One thing is certain, whether you are a music fan or not, the crash of the Hindenburg is a powerful image in the minds of people around the world.
It was May 6, 1937 , 80 years ago, when the Hindenburg crashed in New Jersey proving two things: lighter than air flight with hydrogen was dangerous, and nothing good happens in New Jersey (we’re looking at you, Jersey Shore cast). The crash was caught on film and memorably narrated by Herbert Morrison. Fatalities included 22 crewmen, 13 passengers and one ground worker. While the incident destroyed public confidence in the zeppelin as a mode of transport, those glorious airships have a history that is worth looking at.
The zeppelin itself is named after Count Ferdinand von Zeppelin. Count Ferdinand was a forward thinking Brigadier General in the German Army. After he retired from the armed forces, he devoted his time and energy to creating a rigid framed airship (non-rigid airships are called blimps).
He started his work in 1874 and by 1895 he had patented the zeppelin in Germany, and in 1899 the patent was filed in the United States. Zeppelin’s designs were so successful that his name was applied to all rigid-framed airships going forward.
Prior to the widespread adoption of the airplane, zeppelins were the air transport mode of choice. Deutsche Luftschiffahrts-Aktiengesellschaft (the German Airship Travel Corporation) started commercial flights with zeppelins in 1910, and had carried over 10,000 paying customers by 1914. During World War One, zeppelins were extensively used by the German military, both for scouting and in bombing efforts.
Germany’s ability to construct airships was severely limited after World War One, and they were forced to surrender their existing airships to the victors of the war. However, the ban on airship construction was lifted in 1926, and work began on the most successful airship in history the Graf Zeppelin.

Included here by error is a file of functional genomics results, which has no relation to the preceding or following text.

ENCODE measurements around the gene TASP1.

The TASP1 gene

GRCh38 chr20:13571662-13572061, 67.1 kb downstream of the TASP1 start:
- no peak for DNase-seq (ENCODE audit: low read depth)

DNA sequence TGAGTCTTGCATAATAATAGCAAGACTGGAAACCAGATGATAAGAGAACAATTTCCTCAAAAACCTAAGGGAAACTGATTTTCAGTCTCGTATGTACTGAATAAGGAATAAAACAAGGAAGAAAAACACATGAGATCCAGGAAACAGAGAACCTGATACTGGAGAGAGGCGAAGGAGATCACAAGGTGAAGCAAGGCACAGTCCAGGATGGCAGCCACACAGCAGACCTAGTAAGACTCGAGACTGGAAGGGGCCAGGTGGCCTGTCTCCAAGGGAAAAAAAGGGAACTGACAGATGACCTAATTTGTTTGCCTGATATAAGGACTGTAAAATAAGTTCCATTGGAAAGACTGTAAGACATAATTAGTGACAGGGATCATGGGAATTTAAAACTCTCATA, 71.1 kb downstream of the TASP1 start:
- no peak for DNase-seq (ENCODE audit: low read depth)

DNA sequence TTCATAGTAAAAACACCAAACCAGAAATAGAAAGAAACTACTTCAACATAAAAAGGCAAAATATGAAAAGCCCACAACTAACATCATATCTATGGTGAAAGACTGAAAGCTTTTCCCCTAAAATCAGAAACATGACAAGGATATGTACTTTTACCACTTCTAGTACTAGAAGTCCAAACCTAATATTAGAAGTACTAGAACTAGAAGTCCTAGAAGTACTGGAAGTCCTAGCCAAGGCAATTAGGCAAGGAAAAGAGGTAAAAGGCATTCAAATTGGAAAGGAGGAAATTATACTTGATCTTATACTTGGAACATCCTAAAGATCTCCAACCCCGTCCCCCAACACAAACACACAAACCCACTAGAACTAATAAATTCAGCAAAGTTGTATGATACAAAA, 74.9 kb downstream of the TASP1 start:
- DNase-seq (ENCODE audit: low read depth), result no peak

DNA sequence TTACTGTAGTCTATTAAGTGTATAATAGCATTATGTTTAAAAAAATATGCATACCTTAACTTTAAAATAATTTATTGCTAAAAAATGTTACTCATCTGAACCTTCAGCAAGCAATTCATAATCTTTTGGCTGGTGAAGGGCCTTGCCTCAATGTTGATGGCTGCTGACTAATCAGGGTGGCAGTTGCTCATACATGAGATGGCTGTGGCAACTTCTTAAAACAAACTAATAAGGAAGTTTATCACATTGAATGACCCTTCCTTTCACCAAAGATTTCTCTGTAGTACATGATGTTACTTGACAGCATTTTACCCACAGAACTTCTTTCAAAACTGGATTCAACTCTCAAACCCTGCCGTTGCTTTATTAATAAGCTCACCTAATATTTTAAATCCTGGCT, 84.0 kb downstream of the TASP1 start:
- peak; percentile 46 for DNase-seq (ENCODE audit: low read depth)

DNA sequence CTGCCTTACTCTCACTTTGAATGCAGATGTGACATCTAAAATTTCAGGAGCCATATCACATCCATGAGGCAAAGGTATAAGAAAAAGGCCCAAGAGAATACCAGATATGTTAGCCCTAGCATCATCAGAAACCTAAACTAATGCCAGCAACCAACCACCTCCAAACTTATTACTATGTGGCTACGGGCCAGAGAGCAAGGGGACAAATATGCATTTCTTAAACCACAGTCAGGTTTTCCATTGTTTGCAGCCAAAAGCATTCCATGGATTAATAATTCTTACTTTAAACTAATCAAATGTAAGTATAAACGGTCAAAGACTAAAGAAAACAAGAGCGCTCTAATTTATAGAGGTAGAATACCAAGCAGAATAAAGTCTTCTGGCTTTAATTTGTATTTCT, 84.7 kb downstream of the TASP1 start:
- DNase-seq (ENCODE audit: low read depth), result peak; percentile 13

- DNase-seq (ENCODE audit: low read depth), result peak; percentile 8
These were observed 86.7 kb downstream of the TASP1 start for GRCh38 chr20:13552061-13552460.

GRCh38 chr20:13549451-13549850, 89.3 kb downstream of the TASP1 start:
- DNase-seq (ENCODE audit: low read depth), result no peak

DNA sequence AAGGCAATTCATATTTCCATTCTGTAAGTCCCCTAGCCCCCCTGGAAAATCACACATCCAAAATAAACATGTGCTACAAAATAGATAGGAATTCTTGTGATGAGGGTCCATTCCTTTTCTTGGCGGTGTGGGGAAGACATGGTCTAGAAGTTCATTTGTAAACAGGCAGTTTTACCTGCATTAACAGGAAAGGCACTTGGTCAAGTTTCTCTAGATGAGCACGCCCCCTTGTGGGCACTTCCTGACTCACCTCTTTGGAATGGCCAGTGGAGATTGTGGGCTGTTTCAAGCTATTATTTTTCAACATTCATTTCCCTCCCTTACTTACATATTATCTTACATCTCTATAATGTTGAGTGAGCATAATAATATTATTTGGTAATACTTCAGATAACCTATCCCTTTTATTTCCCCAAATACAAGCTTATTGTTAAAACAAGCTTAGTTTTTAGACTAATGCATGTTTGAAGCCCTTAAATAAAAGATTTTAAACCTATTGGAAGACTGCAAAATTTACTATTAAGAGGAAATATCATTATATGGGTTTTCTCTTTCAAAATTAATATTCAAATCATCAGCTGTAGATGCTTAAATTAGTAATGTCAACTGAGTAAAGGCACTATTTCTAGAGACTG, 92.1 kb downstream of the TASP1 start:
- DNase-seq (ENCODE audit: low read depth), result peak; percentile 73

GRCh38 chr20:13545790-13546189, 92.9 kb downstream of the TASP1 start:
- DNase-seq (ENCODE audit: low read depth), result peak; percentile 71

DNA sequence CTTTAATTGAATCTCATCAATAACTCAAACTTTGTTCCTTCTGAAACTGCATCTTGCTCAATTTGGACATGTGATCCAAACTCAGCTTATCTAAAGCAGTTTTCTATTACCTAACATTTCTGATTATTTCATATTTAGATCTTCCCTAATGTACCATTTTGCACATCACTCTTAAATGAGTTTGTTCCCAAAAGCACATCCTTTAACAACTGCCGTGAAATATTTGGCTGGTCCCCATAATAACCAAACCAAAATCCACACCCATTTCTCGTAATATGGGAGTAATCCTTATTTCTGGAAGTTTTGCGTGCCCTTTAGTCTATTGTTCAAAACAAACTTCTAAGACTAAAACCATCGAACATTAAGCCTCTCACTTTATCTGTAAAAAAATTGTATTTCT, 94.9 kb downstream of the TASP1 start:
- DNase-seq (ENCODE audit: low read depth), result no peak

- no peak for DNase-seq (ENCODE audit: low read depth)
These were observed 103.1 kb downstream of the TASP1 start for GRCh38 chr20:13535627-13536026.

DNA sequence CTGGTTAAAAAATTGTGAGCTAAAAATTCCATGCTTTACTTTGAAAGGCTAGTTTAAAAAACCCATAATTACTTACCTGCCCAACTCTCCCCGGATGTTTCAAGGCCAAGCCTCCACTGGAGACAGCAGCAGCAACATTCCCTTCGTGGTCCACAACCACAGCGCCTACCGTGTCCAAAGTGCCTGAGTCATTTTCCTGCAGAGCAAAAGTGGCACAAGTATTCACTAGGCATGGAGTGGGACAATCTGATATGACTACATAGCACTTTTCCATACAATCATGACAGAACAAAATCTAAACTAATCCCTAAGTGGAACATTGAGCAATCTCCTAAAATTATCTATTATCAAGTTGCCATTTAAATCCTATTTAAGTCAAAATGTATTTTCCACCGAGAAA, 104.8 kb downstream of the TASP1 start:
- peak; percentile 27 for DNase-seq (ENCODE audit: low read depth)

Over its nine-year life, the Graf Zeppelin flew 590 flights; travelled over a million miles; made the first regularly scheduled transatlantic flights by air; circled the globe; and carried a scientific expedition over the North Pole. Over the course of these voyages, the Graf Zeppelin safely carried thousands of passengers and transported hundreds of thousands of tons of mail and cargo.
But not all zeppelin trips were so positive. Due to their huge rigid-framed balloon, these large ships were very vulnerable to winds and storms—especially when close to the ground or when docked. This wasn’t even the biggest risk though.
The most obvious risk facing zeppelins was the flammable gas that gave the airships their buoyancy: hydrogen. Hydrogen was cheap and abundant, and it also has a higher lifting ability than helium . Helium however carries a big advantage—it is not flammable; quite the opposite in fact, it is flame retardant. The largest source of helium was in the US though, and when the American government realized the advantage of helium over hydrogen, it limited the export of helium with its Helium Conservation Act of 1925.
This meant that German zeppelins used hydrogen, sometimes with disastrous results. Perhaps because it was caught on film, the Hindenburg is the most famous of zeppelin fires, but there were dozens of other hydrogen airships destroyed in similar accidents. All of these disasters contributed to the eventual death of zeppelin-based air travel.
While zeppelins were largely absent from the sky for 75 years, the idea and the promise of them never fully died. Some companies, such as Aeros, are applying modern technology to the old idea of zeppelins and airships. With a buoyant gas like helium doing much of the lifting, airships could be an efficient way to move cargo in the near future, and history will once again come full circle.
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